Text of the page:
In complex arrangements Wendelien van Oldenborgh's films and slide installations examine questions of identity, historiography, and the voice. Her concern is to provide a framework in which discussions can develop along often very loose thematic guidelines and where multiple standpoints can be expressed. Very different versions of history are voiced together with accounts of how the past continues into the present. Complexity is not reduced to a central narrative or dominant viewpoint, rather it is generated anew and differently over and over again. The spaces in van Oldenborgh's works are polyphonous, the identities she deals with are compiled from history, hybridised from different cultures. They have travelled great distances, they speak many languages, they have many voices.
Van Oldenborgh returns time and again to the colonial history of her Dutch homeland to follow its traces in the present. She films in historically significant locations or has people read related texts, but she also intervenes with distancing effects to highlight the mediality of her scenarios. No False Echoes (2008) refers to radio politics in the colonial era. On the roof of a radio station Sala Edin, a Dutch rapper of Moroccan descent, reads out a critical text by the former Indonesian freedom fighter Soewardi Soerjaningrat ,while inside a modernist building the camera follows a discussion about the role of radio in the Dutch colonies. The medium of radio, which broadcasts only in one direction, becomes a space of conversation, an echo chamber in which, against the background of history, questions are asked about the role of freedom of speech and expression today.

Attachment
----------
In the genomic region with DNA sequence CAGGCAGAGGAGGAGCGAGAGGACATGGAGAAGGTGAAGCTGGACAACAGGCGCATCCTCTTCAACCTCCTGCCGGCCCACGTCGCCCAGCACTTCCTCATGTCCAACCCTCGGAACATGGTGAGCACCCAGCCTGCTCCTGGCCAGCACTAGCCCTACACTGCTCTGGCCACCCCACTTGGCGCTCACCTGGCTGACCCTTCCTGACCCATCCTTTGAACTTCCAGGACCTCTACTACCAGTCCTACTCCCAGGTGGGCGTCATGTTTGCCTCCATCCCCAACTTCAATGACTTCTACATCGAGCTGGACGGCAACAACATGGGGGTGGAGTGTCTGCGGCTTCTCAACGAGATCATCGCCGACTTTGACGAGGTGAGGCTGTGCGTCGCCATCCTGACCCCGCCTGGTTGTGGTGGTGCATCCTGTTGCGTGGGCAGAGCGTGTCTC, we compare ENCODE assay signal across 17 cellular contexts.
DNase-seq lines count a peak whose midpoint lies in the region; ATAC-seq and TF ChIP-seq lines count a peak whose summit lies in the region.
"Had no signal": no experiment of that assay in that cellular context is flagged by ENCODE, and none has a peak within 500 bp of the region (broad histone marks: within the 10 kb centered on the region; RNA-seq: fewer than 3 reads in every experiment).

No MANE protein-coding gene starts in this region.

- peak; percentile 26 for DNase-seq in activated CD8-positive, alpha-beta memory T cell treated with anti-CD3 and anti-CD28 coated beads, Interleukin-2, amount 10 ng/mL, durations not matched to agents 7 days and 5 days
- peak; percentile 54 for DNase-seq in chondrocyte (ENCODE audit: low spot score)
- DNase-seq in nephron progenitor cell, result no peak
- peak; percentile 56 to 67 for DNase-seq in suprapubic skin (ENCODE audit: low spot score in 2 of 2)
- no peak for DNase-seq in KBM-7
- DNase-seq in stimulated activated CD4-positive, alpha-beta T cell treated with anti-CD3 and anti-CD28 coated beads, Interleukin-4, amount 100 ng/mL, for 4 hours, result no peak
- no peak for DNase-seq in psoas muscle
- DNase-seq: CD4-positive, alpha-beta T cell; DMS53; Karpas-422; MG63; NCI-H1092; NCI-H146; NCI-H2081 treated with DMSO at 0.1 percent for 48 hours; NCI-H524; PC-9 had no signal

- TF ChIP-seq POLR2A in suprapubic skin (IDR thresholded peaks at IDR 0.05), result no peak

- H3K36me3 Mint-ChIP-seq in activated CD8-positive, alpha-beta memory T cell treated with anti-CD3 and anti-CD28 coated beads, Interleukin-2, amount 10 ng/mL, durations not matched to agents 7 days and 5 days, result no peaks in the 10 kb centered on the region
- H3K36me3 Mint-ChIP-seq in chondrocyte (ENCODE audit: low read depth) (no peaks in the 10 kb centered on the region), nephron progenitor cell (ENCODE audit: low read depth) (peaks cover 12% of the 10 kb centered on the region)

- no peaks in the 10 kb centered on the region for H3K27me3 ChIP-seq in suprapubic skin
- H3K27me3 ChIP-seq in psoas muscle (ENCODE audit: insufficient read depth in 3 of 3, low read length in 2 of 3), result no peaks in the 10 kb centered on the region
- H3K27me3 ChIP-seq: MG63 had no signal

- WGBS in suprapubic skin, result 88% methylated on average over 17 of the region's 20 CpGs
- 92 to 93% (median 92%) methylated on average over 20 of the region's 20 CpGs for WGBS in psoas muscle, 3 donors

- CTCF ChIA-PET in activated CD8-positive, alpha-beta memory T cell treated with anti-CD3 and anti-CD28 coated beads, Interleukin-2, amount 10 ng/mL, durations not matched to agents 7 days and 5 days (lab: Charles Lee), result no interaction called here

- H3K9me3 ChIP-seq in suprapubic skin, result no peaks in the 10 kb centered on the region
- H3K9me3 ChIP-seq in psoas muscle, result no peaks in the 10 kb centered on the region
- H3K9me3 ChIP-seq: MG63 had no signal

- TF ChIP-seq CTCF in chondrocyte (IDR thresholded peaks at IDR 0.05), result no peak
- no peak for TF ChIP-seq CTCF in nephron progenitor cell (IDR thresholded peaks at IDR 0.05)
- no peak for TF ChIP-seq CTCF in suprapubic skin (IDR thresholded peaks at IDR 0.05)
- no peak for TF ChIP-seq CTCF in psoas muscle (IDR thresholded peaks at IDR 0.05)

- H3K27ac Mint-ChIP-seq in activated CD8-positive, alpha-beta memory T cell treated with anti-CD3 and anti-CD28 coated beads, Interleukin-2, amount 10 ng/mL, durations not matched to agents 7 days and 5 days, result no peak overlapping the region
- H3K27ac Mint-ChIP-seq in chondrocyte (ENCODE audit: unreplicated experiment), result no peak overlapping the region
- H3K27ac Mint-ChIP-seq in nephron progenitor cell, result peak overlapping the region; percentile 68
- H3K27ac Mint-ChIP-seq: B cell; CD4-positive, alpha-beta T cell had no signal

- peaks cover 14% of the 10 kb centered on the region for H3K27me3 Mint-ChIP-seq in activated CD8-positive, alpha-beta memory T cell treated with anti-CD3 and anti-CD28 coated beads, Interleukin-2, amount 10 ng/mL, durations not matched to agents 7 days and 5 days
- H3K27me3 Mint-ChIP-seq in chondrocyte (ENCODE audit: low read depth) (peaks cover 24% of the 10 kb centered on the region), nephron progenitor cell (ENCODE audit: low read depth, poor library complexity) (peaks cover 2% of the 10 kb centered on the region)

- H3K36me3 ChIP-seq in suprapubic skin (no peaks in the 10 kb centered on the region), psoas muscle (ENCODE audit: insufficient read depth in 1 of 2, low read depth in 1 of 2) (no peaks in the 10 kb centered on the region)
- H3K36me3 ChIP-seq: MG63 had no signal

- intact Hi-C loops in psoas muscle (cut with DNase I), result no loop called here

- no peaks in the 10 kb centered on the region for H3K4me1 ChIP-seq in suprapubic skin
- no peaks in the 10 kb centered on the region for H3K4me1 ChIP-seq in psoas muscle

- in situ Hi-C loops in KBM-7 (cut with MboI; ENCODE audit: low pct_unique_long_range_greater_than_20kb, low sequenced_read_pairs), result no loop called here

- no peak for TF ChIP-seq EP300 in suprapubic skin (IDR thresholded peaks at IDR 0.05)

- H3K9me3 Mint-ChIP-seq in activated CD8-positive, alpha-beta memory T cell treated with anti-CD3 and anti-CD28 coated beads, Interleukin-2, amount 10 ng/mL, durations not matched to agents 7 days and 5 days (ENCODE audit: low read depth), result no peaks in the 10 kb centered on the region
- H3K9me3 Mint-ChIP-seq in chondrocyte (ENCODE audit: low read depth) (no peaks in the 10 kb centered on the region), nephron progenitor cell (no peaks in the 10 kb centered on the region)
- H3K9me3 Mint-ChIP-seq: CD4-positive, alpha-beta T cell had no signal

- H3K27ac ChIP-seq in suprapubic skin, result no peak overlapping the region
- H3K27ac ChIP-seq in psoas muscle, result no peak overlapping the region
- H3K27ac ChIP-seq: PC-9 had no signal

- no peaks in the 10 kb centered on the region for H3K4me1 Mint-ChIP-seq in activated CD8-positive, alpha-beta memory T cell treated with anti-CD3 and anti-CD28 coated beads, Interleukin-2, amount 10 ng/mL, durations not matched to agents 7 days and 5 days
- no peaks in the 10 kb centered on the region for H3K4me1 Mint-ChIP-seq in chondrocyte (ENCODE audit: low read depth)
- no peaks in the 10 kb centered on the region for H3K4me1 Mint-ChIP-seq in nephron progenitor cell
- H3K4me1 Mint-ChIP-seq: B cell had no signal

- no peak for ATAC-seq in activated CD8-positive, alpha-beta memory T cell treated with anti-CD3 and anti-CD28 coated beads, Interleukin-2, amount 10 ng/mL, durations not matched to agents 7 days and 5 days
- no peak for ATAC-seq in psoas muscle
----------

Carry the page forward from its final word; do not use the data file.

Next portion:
In van Oldenborgh's more recent works the principle of discussion and the polyphony of voices are yet more pronounced. In Bete & Deise (2012), the final part of a trilogy that deals with changes in the workplace, two women – actor and politician Bete Mendes and singer Deise Tigrona – meet to discuss the role of public speaking. For Supposing I love you. And you also love me. (2011), van Oldenborgh brings together five young adults with the theorist Tariq Ramadan. Already formulated concepts collide with spontaneous expressions of feeling, everyday experiences with academia, without any form of hierarchy establishing itself. At one point Ramadan puts his finger on the problem: “Say whatever you want to say, but whatever you say it doesn’t matter. You are either not heard or something else is heard.” This is precisely what van Oldenborgh is working to counteract. All voices are equal in value and have the right to be heard.